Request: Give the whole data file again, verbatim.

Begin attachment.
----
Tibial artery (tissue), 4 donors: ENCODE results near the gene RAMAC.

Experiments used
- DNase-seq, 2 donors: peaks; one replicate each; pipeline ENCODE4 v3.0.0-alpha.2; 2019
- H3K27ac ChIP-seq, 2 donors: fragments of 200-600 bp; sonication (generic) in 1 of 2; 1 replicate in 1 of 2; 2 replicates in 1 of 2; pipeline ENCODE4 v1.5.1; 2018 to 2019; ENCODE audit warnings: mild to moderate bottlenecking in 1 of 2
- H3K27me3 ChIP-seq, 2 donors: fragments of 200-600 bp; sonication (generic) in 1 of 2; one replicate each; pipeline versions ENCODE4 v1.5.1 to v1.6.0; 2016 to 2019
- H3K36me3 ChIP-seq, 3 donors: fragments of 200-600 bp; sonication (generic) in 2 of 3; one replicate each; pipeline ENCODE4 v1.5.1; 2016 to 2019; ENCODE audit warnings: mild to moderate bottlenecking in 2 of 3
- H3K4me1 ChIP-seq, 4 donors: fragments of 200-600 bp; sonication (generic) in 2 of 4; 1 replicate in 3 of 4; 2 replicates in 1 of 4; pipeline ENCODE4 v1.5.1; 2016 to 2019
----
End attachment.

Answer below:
Tibial artery (tissue), 4 donors: ENCODE results near the gene RAMAC.

Experiments used
- DNase-seq, 2 donors: peaks; one replicate each; pipeline ENCODE4 v3.0.0-alpha.2; 2019
- H3K27ac ChIP-seq, 2 donors: fragments of 200-600 bp; sonication (generic) in 1 of 2; 1 replicate in 1 of 2; 2 replicates in 1 of 2; pipeline ENCODE4 v1.5.1; 2018 to 2019; ENCODE audit warnings: mild to moderate bottlenecking in 1 of 2
- H3K27me3 ChIP-seq, 2 donors: fragments of 200-600 bp; sonication (generic) in 1 of 2; one replicate each; pipeline versions ENCODE4 v1.5.1 to v1.6.0; 2016 to 2019
- H3K36me3 ChIP-seq, 3 donors: fragments of 200-600 bp; sonication (generic) in 2 of 3; one replicate each; pipeline ENCODE4 v1.5.1; 2016 to 2019; ENCODE audit warnings: mild to moderate bottlenecking in 2 of 3
- H3K4me1 ChIP-seq, 4 donors: fragments of 200-600 bp; sonication (generic) in 2 of 4; 1 replicate in 3 of 4; 2 replicates in 1 of 4; pipeline ENCODE4 v1.5.1; 2016 to 2019